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Joejitsu

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Any EM attendings on here done it? I have heard some things about it and saying it can make a difference as far as writeoffs, etc, but not so much in CA. Just wanted to get some input.
 

The White Coat Investor

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Any EM attendings on here done it? I have heard some things about it and saying it can make a difference as far as writeoffs, etc, but not so much in CA. Just wanted to get some input.

Some people have this idea that incorporating saves you taxes. That is not necessarily true. In fact, incorporating RAISES taxes for a lot of people. A C corporation pays taxes twice, once for the business, and again for the business owners when profits are distributed to them.

Most individual EPs would not benefit from incorporation IMHO.
 

LanceArmstrong

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If you make yourself into an LLC - would that mean they can only sue you for as much as you put into your business, protecting your personal assets?
 
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docB

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There are a lot of things you can do to try to reduse your liability exposure and tax load. Eg. Incorporating, forming an LLC., revocable trusts, irrevocable trusts, exploiting situations in different states and so on. All of these devices have pros and cons. They all can get very complicated vary quickly and can really screw you if you don't know what you are doing. They also tend to work (when/if they work) for a specific set of circumstances. For example if you are paid primarily via W2 wages you are in a very different boat than the guy who makes all his money as an independent contractor.

I suggest that you get whatever job you want then ask your partners what they they do and who they use for accountants and lawyers. Meet with a CPA and/or a lawyer and decide how "aggressive" you want to be (ie. how much you are willing to risk getting audited) and go from there. Know that some of these things can be hard to undo such as an irrevocable trust. You also shouldn't assume that if you incorporate in one place and job situation it will transfer elsewhere.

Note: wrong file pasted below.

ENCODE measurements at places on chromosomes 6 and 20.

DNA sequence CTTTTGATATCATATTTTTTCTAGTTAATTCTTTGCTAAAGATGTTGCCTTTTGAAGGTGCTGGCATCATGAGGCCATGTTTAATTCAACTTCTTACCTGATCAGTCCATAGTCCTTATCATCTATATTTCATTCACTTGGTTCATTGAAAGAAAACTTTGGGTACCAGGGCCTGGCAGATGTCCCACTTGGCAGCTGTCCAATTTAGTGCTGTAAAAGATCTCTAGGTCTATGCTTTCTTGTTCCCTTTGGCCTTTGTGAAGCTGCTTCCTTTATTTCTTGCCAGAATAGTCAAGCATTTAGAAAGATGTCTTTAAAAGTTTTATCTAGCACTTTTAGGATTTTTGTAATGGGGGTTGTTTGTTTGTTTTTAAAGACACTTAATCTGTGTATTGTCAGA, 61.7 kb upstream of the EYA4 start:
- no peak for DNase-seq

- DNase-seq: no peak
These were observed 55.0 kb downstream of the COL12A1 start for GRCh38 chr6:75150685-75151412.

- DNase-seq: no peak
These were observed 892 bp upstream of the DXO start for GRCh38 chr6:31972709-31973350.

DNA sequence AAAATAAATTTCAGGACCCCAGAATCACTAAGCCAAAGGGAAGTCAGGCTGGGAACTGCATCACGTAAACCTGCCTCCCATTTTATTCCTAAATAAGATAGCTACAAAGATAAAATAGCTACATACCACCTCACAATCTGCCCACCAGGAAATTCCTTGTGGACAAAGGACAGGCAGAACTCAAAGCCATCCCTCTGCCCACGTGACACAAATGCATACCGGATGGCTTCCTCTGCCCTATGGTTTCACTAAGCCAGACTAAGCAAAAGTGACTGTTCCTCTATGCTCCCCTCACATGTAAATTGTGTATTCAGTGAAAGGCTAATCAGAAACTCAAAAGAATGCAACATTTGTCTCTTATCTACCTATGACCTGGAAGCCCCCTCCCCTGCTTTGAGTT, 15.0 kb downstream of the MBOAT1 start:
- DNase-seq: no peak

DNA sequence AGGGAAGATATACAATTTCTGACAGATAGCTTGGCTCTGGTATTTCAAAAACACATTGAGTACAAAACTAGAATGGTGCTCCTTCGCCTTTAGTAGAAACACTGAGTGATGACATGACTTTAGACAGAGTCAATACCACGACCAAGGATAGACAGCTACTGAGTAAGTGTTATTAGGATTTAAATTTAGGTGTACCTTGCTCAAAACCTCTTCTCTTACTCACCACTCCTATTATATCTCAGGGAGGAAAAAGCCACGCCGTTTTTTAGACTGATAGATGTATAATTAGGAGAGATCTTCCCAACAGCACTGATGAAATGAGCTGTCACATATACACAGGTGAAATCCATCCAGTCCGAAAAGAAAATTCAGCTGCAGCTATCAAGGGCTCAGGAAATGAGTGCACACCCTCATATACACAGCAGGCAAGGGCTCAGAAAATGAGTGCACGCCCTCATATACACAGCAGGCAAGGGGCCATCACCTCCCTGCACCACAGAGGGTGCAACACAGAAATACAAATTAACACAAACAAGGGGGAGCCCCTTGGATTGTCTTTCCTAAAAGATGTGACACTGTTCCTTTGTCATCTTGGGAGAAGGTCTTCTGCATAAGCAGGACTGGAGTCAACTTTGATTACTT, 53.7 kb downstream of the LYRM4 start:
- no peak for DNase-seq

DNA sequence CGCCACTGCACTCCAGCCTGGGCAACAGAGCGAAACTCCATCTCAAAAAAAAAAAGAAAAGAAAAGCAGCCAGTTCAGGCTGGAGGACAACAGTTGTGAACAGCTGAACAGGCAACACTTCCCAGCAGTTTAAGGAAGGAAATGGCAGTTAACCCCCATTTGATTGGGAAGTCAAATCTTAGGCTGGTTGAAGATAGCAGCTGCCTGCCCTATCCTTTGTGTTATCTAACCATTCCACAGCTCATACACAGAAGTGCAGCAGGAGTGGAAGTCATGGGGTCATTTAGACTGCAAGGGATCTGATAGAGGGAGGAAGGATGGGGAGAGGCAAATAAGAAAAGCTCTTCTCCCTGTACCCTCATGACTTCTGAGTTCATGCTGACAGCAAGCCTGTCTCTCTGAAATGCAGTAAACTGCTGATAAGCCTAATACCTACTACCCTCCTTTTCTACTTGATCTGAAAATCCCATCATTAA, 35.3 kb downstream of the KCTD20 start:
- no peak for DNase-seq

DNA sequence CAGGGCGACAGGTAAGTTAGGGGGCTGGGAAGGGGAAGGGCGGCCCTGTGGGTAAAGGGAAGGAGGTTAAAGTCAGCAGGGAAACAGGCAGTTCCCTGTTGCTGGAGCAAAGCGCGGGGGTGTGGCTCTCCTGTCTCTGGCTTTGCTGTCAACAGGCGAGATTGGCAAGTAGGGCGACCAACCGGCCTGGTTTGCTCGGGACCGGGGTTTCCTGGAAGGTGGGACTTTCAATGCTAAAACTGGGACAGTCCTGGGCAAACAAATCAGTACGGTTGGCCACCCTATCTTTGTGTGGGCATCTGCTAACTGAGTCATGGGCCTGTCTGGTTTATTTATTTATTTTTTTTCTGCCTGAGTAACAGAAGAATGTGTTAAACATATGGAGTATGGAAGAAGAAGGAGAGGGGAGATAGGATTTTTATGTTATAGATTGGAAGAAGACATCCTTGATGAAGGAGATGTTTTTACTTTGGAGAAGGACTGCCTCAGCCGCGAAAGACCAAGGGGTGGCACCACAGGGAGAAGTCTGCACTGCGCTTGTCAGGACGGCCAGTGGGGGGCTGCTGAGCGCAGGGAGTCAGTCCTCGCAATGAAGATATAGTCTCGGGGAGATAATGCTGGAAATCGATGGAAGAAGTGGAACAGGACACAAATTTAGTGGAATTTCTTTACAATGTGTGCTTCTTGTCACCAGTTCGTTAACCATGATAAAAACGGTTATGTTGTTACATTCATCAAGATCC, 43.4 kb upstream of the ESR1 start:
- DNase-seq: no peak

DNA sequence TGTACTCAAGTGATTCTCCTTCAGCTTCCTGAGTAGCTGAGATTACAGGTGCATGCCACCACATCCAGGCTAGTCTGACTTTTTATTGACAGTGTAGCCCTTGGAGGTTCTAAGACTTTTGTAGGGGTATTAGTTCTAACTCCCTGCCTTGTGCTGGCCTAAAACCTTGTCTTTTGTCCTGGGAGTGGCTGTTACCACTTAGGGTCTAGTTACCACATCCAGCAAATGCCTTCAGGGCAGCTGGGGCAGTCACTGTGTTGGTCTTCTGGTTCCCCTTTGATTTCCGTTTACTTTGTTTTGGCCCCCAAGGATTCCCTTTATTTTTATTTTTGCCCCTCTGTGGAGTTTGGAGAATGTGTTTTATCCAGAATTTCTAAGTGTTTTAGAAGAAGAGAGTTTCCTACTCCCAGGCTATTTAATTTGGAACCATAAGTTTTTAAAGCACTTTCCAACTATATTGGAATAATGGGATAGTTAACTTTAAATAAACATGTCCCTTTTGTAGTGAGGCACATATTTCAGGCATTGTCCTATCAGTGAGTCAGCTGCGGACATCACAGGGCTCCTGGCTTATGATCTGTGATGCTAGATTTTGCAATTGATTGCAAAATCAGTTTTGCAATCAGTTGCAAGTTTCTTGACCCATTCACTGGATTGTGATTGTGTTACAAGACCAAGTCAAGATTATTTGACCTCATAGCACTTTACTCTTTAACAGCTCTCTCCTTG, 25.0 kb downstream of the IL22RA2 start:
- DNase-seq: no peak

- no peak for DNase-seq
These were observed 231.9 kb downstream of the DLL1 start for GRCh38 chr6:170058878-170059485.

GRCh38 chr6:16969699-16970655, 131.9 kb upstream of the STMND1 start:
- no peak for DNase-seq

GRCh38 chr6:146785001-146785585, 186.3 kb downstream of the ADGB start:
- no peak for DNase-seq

Arctic Char

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excellent inquiry. in this light, i'm also curious about fees paid to hospitals. EP's, as i have known them, are clients of the hospital. that being said, what is the trade-off for the hospital? just services? no way . . . there has to be more than an honor system. anyone feel like elaborating?
 

GeneralVeers

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A crusty old OB/GYN attending at Riverside swears by the irrevocable trust. Apparently the trust will protect any assets from malpractice suits, or divorce.

If what he says is true, it sounds like a great option for most EM physicians who are in one of the highest liability professions. You appoint someone other than yourself to control the trust, and then you can put all, or a portion of your wages into the trust. Since the trust is its own entity, and you are not solely responsible for managing it, malpractice lawyers supposedly can't get at it. The only downside to the trust is that every time you want to withdraw funds or make a purchase you have to have written authorization from the trustee manager.
 

docB

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excellent inquiry. in this light, i'm also curious about fees paid to hospitals. EP's, as i have known them, are clients of the hospital. that being said, what is the trade-off for the hospital? just services? no way . . . there has to be more than an honor system. anyone feel like elaborating?
:confused:

I don't know what you mean by "clients of the hospital." There are various relationships between hospitals and EPs.

I'll try to make this a little more clear but beware, massive generalizations ahead.

Hospital relationship:
Majority= EPs are contracted (usually in a group) to provide services.